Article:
10 "

Butter, table...

3 1/2 "

" kitchen__

2 "

Coffee....

3 1/2 "

Tea.............

. 4 oz.

Syrup...

1 quart.

Milk............

4 galls.

Lard...

2 lbs.

Oatmeal....

1 1/2 "

Grits...

4 "

Sugar cut loaf...

4 "

" powder...

4 "

" help's.....

2 1/2 "

Mackerel...

10 "

Eggs---------.....

. 6 doz.

John Smith, Chef.

The blank book from which this is torn has a duplicate form, which the chief cook, or other requisitionist, fills out with the prices and total, as follows, and keeps it:

Hotel Belvidere, Nov. 24, 188. Storekeeper Delivered To Bearer

Beef Loin...

18 lbs.@ 19c.

3

42

" Roast...

18 " 8c.

1

24

" Butts...

21 " 9c.

1

89

Mutton....

6 " 9c.

54

Veal.........

16 " 6 1/2c.

1

04

Pork........_

18 " 6 1/2c.

1

17

Fish.........

10 " 8c.

80

Butter, table..

3 1/2 " 30c.

1

05

" kitchen

2 " 20c.

40

Coffee...

3 1/2" 30c.

1

°5

Tea...

4 oz. @ 60c.

15

Syrup...

1 qt. @ 60c.

15

Milk.....

4gal@3oc.

1

20

Lard....

2 lbs.@11c.

22

Oatmeal....

1 1/2" 4c

6

Grits...

4 " 3c

12

Sugar cut loaf.

4 " 9C

36

" powder .

4 " 9c

36

" help's. -.

2 1/2" 6c.

15

Mackerel....

10 " 3c

3o

Eggs........

6doz@2oc.

1

20

$16

87

John Smith, Chef.

It may be asked: "What does the chief cook want with the duplicate, when the goods have been entered in the storekeeper's books before he receives them?" The answer is, it is a part of the unsentimental system of making one employe act as a restraint and a check upon another. The waters on watch cannot close up and leave the dining-room until the missing knife or spoon has been found or charged up to some delinquent; the chambermaid cannot get a clean towel from the linen-room until she brings the dirty one to be exchanged for it. It has been shown how the steward becomes a check upon the cook and the storekeeper upon the steward, and now the cook, and indeed each other one who makes requisitions, becomes a check upon the storekeeper.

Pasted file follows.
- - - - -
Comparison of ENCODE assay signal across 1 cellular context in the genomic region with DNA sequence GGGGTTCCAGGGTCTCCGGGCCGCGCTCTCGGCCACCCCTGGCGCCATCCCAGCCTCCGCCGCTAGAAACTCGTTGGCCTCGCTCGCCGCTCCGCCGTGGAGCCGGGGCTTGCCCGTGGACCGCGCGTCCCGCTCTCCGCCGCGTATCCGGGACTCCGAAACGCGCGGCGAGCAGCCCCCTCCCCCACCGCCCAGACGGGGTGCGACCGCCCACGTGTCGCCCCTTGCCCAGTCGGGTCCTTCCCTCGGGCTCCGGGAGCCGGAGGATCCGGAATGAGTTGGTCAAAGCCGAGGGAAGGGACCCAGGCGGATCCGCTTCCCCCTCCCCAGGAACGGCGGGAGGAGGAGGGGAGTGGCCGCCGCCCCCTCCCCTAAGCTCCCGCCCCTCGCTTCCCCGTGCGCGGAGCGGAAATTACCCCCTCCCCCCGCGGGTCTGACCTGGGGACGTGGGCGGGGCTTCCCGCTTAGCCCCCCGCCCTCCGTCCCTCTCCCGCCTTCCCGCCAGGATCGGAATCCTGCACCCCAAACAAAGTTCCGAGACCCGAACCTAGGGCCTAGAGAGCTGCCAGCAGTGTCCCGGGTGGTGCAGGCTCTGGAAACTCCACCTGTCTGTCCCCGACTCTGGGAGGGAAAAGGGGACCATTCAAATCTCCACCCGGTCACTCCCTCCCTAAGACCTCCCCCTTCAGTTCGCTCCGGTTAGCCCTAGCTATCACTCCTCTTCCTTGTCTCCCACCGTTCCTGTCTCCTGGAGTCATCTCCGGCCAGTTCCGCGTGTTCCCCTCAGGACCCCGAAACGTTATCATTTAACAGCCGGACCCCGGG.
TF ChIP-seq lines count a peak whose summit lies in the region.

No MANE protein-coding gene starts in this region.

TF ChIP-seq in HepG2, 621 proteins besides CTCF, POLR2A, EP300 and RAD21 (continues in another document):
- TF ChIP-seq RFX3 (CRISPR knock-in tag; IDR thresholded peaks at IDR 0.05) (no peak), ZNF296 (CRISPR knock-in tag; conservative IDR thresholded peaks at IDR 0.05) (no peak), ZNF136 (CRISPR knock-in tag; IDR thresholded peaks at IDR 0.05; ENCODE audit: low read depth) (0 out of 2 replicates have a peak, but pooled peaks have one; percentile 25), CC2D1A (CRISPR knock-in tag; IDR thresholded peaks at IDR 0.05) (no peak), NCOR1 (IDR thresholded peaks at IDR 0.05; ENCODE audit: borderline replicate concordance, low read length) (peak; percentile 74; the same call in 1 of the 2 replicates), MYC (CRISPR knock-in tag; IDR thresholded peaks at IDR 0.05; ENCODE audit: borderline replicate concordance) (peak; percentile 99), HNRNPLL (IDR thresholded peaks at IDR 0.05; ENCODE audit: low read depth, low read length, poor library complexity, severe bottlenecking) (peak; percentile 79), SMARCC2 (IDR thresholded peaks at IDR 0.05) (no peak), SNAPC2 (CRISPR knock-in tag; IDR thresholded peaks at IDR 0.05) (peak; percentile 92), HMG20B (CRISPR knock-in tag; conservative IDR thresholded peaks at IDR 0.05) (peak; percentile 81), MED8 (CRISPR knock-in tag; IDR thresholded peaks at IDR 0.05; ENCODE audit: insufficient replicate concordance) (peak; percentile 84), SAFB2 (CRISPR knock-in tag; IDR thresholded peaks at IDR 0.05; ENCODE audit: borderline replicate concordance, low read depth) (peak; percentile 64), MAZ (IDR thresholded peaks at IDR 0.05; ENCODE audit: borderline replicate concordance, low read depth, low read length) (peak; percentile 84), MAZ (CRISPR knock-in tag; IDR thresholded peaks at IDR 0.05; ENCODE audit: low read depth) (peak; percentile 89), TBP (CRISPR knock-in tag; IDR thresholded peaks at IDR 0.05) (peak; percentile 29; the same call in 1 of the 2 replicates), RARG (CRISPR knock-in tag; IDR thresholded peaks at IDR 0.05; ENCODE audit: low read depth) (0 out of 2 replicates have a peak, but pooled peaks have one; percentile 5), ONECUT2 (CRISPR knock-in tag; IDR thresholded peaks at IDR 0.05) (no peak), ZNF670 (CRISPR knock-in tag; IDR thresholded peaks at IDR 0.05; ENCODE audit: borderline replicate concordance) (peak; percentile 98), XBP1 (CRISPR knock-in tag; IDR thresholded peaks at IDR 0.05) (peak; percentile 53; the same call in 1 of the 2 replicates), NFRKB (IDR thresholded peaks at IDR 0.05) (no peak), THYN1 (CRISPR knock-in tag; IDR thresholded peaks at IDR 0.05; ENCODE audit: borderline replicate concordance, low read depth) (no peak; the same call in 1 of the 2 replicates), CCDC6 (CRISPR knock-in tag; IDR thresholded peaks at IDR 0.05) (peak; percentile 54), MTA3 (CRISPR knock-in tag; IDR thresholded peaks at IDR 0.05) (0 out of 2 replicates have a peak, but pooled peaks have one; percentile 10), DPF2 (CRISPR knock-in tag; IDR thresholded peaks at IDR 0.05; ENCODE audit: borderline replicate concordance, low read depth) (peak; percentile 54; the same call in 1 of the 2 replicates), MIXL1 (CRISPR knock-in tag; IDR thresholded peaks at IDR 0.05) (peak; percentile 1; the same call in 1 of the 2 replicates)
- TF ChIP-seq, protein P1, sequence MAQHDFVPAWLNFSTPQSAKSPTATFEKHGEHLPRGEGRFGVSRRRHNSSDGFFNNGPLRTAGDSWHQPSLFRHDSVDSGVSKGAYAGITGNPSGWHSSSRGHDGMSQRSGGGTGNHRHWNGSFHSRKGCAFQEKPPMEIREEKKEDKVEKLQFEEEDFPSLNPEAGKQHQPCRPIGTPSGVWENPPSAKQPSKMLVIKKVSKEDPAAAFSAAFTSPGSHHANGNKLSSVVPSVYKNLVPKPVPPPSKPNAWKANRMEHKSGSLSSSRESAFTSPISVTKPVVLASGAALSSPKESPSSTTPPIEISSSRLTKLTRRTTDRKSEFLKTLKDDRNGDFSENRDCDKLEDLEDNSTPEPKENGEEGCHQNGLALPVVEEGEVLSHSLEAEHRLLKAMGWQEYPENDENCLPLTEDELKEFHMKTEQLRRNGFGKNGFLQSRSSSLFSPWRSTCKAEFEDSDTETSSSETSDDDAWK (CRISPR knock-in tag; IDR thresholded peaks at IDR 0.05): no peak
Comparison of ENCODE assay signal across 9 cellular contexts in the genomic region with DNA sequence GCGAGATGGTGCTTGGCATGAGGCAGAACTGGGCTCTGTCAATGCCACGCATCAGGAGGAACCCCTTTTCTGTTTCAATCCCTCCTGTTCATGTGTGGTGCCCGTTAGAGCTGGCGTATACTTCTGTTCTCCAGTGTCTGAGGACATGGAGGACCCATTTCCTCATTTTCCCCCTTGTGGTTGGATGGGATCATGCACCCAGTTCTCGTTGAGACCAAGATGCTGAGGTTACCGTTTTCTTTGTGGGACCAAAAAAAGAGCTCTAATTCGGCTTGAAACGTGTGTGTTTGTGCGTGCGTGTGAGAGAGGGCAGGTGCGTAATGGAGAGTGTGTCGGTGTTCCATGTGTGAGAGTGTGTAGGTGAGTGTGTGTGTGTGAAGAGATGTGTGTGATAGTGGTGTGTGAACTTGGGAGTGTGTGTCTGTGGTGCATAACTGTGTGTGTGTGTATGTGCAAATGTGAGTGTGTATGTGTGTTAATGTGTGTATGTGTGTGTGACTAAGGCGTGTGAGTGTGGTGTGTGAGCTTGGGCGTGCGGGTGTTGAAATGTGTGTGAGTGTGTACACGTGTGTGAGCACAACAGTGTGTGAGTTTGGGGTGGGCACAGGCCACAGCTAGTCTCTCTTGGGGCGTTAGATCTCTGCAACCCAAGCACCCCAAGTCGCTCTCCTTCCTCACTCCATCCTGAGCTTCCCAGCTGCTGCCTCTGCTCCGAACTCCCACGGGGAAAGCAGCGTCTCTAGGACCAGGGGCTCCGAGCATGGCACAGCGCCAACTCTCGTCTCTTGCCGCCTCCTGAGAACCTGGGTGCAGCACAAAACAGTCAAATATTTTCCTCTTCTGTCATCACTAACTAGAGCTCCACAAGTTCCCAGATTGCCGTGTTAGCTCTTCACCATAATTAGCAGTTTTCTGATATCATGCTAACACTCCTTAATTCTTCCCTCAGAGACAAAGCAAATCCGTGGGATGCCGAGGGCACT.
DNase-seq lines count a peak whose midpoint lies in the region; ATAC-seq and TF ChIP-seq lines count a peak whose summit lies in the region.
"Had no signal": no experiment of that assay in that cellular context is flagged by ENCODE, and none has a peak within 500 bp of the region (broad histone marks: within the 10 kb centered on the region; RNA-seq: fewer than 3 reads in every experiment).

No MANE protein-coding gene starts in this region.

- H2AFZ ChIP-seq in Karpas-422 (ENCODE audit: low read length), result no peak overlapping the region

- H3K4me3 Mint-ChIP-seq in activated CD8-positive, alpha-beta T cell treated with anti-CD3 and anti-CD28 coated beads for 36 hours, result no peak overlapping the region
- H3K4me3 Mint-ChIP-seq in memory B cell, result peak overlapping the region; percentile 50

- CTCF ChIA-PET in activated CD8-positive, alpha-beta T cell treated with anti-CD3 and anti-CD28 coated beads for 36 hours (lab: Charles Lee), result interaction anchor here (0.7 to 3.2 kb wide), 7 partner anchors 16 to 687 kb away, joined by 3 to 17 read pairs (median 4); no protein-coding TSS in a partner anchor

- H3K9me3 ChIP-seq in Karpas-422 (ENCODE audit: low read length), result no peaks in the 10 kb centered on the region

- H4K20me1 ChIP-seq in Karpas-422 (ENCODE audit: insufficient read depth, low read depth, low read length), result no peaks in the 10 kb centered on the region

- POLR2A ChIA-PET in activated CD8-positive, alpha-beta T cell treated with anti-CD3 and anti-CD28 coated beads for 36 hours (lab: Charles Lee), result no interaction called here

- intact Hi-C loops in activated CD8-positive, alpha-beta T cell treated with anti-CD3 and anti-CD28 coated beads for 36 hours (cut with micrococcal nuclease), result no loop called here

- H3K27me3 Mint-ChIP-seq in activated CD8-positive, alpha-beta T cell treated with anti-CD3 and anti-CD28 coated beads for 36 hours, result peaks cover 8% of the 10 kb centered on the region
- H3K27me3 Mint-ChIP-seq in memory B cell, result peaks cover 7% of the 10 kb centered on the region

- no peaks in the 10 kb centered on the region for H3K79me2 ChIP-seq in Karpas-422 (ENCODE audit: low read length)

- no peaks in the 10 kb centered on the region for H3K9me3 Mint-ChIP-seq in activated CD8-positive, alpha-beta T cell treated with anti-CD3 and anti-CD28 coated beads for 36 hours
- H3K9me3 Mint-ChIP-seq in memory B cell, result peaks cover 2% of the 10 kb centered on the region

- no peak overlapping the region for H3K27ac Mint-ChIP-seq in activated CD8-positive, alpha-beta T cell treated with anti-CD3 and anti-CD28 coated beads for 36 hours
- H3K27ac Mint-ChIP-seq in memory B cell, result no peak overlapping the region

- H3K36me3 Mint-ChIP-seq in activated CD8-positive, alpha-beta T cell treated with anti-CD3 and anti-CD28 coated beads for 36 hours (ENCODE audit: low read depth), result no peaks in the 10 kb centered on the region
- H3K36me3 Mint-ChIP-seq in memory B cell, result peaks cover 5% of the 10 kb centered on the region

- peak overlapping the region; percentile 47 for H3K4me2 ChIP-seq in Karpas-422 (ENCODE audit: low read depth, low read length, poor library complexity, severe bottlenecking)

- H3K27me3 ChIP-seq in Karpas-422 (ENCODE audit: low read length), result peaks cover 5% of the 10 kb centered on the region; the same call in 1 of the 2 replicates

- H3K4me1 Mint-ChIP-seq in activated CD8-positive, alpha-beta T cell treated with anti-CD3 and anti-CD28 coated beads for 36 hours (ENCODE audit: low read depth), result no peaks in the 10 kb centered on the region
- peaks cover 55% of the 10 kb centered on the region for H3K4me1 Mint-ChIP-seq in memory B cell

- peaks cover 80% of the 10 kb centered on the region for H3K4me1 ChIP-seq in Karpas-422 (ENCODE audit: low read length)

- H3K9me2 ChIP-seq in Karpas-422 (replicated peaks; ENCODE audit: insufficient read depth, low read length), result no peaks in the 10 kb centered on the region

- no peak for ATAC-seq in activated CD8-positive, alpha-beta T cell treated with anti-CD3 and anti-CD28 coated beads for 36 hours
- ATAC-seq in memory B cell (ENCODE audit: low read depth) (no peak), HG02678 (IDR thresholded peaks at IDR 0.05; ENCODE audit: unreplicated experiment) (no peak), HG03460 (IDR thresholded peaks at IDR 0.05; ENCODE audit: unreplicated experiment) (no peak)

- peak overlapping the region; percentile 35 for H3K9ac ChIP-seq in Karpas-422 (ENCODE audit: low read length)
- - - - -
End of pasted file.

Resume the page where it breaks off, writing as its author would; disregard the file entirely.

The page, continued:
The supposition acted upon is that the barkeeper might send for five pounds of sugar and the storekeeper might enter it in his book ten pounds; or the cook might draw twenty pounds of meat and the storekeeper might enter it thirty and might then throw five pounds of sugar and ten pounds of meat out of the window, without coming out short at the monthly stock-taking. Without looking as far as that, the cook keeps the duplicate accounts for self-protection, because the steward will come to him at night and say, "Your bill to-day was twenty dollars more than yesterday; the proprietor will expect an explanation, do you know what made the difference?" and the cook will want to know whether he has been subjected to an overcharge in the store-room and will look over his own account for that and the preceding day to See how it was, for it is to be observed that an unaccountable increase in the store-room bills fastens upon the cook the accusation of extravagance which he does not wish to incur. The pastry cook, baker, confectioner, pantryman and every other one who draws supplies is in the same position as regards their daily accounts, though none have such large amounts to answer for as the chief cook.